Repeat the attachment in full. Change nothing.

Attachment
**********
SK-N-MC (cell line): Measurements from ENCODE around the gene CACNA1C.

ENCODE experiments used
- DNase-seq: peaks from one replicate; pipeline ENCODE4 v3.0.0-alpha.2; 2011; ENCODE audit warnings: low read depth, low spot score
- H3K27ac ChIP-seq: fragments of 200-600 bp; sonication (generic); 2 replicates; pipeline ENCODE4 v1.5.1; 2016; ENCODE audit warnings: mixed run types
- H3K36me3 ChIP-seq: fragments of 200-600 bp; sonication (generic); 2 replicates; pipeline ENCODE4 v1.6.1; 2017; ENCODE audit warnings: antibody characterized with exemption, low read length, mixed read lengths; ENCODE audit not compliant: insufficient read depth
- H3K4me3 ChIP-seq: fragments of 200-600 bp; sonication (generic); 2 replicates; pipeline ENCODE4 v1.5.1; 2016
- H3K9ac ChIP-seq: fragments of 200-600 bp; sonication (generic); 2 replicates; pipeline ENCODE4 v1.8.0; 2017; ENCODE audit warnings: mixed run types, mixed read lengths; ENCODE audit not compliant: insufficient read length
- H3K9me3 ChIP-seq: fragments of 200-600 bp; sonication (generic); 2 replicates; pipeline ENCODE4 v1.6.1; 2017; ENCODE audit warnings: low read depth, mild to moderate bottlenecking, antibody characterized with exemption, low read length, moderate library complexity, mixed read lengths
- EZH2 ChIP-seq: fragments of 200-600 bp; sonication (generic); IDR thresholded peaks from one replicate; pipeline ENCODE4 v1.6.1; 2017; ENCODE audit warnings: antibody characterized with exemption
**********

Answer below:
SK-N-MC (cell line): Measurements from ENCODE around the gene CACNA1C.

ENCODE experiments used
- DNase-seq: peaks from one replicate; pipeline ENCODE4 v3.0.0-alpha.2; 2011; ENCODE audit warnings: low read depth, low spot score
- H3K27ac ChIP-seq: fragments of 200-600 bp; sonication (generic); 2 replicates; pipeline ENCODE4 v1.5.1; 2016; ENCODE audit warnings: mixed run types
- H3K36me3 ChIP-seq: fragments of 200-600 bp; sonication (generic); 2 replicates; pipeline ENCODE4 v1.6.1; 2017; ENCODE audit warnings: antibody characterized with exemption, low read length, mixed read lengths; ENCODE audit not compliant: insufficient read depth
- H3K4me3 ChIP-seq: fragments of 200-600 bp; sonication (generic); 2 replicates; pipeline ENCODE4 v1.5.1; 2016
- H3K9ac ChIP-seq: fragments of 200-600 bp; sonication (generic); 2 replicates; pipeline ENCODE4 v1.8.0; 2017; ENCODE audit warnings: mixed run types, mixed read lengths; ENCODE audit not compliant: insufficient read length
- H3K9me3 ChIP-seq: fragments of 200-600 bp; sonication (generic); 2 replicates; pipeline ENCODE4 v1.6.1; 2017; ENCODE audit warnings: low read depth, mild to moderate bottlenecking, antibody characterized with exemption, low read length, moderate library complexity, mixed read lengths
- EZH2 ChIP-seq: fragments of 200-600 bp; sonication (generic); IDR thresholded peaks from one replicate; pipeline ENCODE4 v1.6.1; 2017; ENCODE audit warnings: antibody characterized with exemption